By Anita Kumar
Washington Post Staff Writer
Wednesday, December 3, 2008
RICHMOND, Dec. 2 -- While three of the four men vying to be Virginia's next governor talked up their lengthy résumés in state government Tuesday, newcomer Terry McAuliffe pitched himself as a Richmond outsider who could change government.
Sen. R. Creigh Deeds and Del. Brian J. Moran, both Democrats, and Attorney General Robert F. McDonnell, a Republican, all have years of experience on Capitol Square. McAuliffe, a former Democratic National Committee chairman, has lived in McLean for two decades but has had little involvement in state government or politics.
"I think there is an opportunity for someone who has not been in Richmond who can come in with some new ideas," McAuliffe said.
The four likely candidates shared the stage for the first time at a debate Tuesday, unofficially launching a yearlong campaign for the state's top job by answering questions from journalists in front of a packed room in downtown Richmond.
The informal debate centered more on personality and records and less on issues. Most of the attention landed on McAuliffe, a nationally known political celebrity who calls Bill and Hillary Clinton close friends and appears on Sunday morning talk shows, but whose views on key state issues are virtually unknown.
McAuliffe came prepared -- both to combat criticism and to exhibit his command of Virginia facts and figures.
He easily rattled off statistics about how many hours Virginians spend stuck in traffic each year, how many poultry farmers work in the state and how many people are unemployed in one of its most financially distressed cities, Martinsville.
McAuliffe, 51, repeatedly mentioned his McLean address, his business credentials and his support for Democrats across the state, including what he described as large donations to the last two governors, Mark R. Warner and Timothy M. Kaine.
The candidates, seated at a table and dressed in dark suits, all claimed superior leadership qualities and accomplishments. They clashed occasionally but still referred to each other as "my friend."
Moran pointedly told McAuliffe, a consummate fundraiser who could bring millions of dollars to the race, that "Virginia is not for sale." McAuliffe reminded Moran that he was not the only one who has started a successful business in Virginia. "Do your research," he snapped.
The three Democrats attacked each other more than the lone Republican.
After several years of Republican losses in Virginia, next year's race for governor will help determine whether the GOP can regain its appeal or whether Democrats will continue to have an advantage in statewide elections.
In recent years, Democrats have won two successive gubernatorial elections, both U.S. Senate seats and control of the state Senate. This year, a Democratic presidential nominee carried the state for the first time in more than four decades.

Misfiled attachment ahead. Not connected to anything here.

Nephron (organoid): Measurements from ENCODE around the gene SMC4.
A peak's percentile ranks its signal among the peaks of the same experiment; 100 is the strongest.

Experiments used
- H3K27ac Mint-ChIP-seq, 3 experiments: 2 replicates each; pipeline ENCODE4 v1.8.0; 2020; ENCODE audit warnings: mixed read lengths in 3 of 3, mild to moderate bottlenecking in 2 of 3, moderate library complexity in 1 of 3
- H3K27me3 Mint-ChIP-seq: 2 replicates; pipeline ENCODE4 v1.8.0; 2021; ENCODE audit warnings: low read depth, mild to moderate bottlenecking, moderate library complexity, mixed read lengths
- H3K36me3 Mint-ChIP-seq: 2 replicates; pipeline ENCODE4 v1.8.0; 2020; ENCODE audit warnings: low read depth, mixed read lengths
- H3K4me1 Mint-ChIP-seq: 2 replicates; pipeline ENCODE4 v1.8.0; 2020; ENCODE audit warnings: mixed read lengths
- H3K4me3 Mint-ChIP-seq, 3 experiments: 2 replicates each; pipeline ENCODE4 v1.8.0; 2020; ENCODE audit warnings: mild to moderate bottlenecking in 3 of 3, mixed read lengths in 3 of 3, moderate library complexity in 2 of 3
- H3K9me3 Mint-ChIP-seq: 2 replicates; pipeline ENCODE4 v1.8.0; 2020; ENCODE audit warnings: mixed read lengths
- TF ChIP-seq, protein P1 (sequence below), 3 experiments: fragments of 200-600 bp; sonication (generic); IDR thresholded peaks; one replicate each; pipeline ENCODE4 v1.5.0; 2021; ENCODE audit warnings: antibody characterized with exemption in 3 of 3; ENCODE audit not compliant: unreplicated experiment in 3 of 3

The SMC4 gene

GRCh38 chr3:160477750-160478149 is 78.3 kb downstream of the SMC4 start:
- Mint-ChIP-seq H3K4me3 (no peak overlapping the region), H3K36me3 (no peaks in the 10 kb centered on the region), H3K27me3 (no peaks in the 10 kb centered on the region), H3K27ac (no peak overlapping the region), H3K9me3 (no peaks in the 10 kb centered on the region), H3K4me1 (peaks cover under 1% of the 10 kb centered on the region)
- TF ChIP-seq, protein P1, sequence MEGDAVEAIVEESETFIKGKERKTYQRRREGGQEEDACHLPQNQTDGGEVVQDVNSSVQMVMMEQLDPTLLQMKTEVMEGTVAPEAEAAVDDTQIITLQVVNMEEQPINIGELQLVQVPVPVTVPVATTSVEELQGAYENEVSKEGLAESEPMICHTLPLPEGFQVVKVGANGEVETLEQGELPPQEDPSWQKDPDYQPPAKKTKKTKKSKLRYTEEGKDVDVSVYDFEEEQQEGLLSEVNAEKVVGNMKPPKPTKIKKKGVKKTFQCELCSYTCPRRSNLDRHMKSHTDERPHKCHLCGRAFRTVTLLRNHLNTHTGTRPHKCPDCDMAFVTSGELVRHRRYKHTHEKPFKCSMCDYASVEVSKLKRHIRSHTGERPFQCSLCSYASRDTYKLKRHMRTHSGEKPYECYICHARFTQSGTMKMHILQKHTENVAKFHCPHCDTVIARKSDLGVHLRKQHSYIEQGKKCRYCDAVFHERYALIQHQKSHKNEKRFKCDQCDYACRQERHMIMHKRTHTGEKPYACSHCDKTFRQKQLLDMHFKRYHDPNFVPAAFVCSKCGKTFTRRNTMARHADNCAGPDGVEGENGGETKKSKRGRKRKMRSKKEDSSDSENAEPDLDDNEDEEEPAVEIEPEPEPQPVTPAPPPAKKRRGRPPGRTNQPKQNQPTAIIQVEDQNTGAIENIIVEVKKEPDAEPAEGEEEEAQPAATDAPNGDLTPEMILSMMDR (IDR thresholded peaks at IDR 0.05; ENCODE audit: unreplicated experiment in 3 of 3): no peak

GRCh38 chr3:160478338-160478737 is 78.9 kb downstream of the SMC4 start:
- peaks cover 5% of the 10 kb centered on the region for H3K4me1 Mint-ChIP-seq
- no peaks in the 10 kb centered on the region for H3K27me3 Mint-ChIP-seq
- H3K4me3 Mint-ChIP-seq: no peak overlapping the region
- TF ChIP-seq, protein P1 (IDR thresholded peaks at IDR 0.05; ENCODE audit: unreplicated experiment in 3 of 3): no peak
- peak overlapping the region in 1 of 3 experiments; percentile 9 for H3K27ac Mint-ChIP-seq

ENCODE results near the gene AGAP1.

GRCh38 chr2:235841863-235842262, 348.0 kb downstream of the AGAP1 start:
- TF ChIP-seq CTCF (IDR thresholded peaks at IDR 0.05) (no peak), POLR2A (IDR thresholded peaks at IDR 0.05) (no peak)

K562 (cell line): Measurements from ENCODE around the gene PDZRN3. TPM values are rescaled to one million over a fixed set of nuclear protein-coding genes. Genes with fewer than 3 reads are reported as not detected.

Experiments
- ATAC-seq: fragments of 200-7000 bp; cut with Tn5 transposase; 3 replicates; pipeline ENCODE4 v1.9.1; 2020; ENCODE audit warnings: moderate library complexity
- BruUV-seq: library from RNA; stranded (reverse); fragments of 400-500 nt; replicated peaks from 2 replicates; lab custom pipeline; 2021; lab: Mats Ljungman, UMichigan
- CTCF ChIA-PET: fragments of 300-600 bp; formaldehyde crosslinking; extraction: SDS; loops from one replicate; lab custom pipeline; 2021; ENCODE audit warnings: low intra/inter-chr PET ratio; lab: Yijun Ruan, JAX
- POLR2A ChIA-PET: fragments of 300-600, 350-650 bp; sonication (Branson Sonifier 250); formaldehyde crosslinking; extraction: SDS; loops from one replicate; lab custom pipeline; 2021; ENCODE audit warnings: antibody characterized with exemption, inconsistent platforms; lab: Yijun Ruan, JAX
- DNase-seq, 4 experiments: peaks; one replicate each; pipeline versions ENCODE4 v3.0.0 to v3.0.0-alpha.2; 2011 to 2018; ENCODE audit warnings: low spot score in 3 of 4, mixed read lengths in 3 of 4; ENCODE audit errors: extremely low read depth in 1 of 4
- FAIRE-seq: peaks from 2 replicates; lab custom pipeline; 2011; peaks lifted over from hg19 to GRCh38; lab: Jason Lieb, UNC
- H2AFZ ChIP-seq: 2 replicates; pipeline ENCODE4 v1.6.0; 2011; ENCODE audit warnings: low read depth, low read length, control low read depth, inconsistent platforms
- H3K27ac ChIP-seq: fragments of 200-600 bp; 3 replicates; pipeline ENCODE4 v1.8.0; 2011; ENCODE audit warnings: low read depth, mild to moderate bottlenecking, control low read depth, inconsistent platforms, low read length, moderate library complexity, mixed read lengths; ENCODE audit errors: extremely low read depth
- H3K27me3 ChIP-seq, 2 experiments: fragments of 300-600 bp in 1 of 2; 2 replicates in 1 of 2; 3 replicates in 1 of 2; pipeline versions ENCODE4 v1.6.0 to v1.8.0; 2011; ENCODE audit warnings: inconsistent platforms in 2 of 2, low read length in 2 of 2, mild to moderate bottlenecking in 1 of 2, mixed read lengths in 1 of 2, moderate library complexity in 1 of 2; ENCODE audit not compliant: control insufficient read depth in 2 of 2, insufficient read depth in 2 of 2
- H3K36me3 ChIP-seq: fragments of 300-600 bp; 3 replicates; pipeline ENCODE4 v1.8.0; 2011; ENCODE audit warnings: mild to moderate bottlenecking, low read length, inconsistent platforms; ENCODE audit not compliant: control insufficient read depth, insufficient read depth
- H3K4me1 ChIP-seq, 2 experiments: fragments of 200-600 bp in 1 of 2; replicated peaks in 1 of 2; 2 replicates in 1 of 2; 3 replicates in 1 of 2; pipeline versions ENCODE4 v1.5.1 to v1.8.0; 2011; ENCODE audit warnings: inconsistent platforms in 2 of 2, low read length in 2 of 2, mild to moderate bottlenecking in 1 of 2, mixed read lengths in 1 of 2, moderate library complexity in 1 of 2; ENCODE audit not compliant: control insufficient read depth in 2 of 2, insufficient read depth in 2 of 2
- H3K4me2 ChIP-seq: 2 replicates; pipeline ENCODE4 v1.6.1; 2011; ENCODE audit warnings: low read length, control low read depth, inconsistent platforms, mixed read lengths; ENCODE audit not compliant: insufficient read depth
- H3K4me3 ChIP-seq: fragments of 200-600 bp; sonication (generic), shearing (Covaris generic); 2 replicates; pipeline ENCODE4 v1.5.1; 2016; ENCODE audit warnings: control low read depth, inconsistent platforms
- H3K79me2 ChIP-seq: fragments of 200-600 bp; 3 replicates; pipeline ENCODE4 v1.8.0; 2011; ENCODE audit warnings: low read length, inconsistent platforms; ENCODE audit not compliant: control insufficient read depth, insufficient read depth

McDonnell, 54, used his time to explain how he is unlike the many Republicans who lost this year.
He said he will appeal to new voters, younger residents and minorities as a moderate who has worked on welfare reform and promoted Internet safety and drunken-driving laws.
"I'm not writing one single vote off here in Virginia,'' he said. "I'm going to run hard while these others guys are fighting for the next six and a half months."
McDonnell's lack of opposition means he will have the spring and summer to raise money, organize his campaign and develop a message heading into next year's general election while Democrats wage an expensive, nasty primary fight.
McDonnell became the Republican nominee for governor last month after no one else filed to run by the deadline. Voters will chose a Democratic nominee June 9 in the party's first contested gubernatorial nomination battle in more than two decades.
Moran (Alexandria) and Deeds (Bath) have been laying the groundwork to run for governor for years. McAuliffe plans to announce a final decision on his candidacy Jan. 7 but has started raising money and hiring a staff.
Deeds, who lost the attorney general's race to McDonnell by fewer than 400 votes, is expected to benefit from a primary against two candidates from Northern Virginia. Deeds and Moran have different personalities and interests, and on Tuesday the two legislators worked to distinguish themselves from each other.
Deeds, 50, stressed his experience as a statewide candidate and said he could win against McDonnell, who he said is too conservative to appeal to residents in Northern Virginia and elsewhere. He accused McDonnell of supporting a sham transportation plan that was built on money that never materialized. (McDonnell countered that Deeds voted for the plan, too, and said half the money is still available.)
Moran, 49, touted his work with Democratic standard-bearers Kaine and Warner and said he would continue what they started. "We've re-branded the Democratic Party in Virginia. We have gone too far to go back," he said.
The candidates agreed that the economy will dominate the race and monopolize the next governor's agenda for at least the first part of his term.
State officials, facing one of the worst financial crises in recent times, must cut $3 billion from the two-year budget. All four also agreed that Virginia would have to continue cutting the budget, but they ruled out raising taxes.
"The worst thing you can do is to tax your way to prosperity,'' McDonnell said. "That's failed in the United States and abroad."
The day-long event, organized by the Associated Press, takes place each year a month before the legislative session. It is one of the few events where McDonnell will appear with all three Democratic candidates.